acceptance

During these times, many of us are feeling a bit lost, if not confused.  We listen to stories or watch videos of events that stop us cold. As we watch events such as those with George Floyd or the police officers killed at the capitol, we realize how easily events in life can rise up and destroy. How can we feel calm again? How do we get through the day, when so much of life is beyond our control?

What we might try is accepting. Accepting doesn’t mean you have to like or approve of what’s happening. It is more of an exercise of exploring or noticing what is happening. Such an approach includes accepting who we are instead of getting in a dialogue with our own projections. Doing so we notice when anger and confusion rise up. We understand they might carry us in directions we do not want to go.  When we find ourselves sitting up at night wondering and replaying our worries and fears, we do have options.

We can use the same mental techniques that left us tired and spent to open our hearts and reclaim peace. The time we used creating a Plan B for bad and horrible outcomes, can also be used to generate a Plan A – for the acceptable and inspirational possibilities. Worst-case scenarios are so powerful because we KNOW what can create the worst case. We then use that ‘what’ to visualize the horrible outcomes. That is why dwelling on such fears can be so powerful. Fears are emotions and often arise from dwelling on thoughts and emotions.

We can use the same approach to visualize a best-case or even a good-case scenario. Of course, we cannot bring those killed back to life. However, we can think thoughts or take actions that put a smile on our face or another’s. We can reach out with calls or volunteer time to support those impacted by the deaths. We can use our time to connect with life instead of dwelling on fears that keep us locked up inside our emotions and thoughts.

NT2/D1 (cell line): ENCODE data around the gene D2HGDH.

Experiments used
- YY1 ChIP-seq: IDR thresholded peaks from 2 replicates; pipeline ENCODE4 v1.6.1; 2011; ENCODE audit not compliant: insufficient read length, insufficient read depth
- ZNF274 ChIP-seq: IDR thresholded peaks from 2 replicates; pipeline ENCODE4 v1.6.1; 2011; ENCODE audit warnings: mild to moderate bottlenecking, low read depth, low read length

You can make this shift by contemplating something positive you KNOW can happen. You might visualize how a colorful card inspires a relative or friend you haven’t been in touch to give you a call.  Maybe you make a donation to a relief fund or attend a vigil to warm your heart. The practice is shifting the focus to accepting what is and then working with that. 

Although you cannot bring someone back from the dead, you can send a card of sympathy or make a donation to charity in someone’s name.

By accepting and working with what is, we practice noticing and connecting. We make conscious choices about where we direct our thoughts. We choose how to collaborate with events in our lives. When in the midst of what feels like chaos, we can use our thoughts, words, and deeds to engage in ways that add peace, if only for a moment.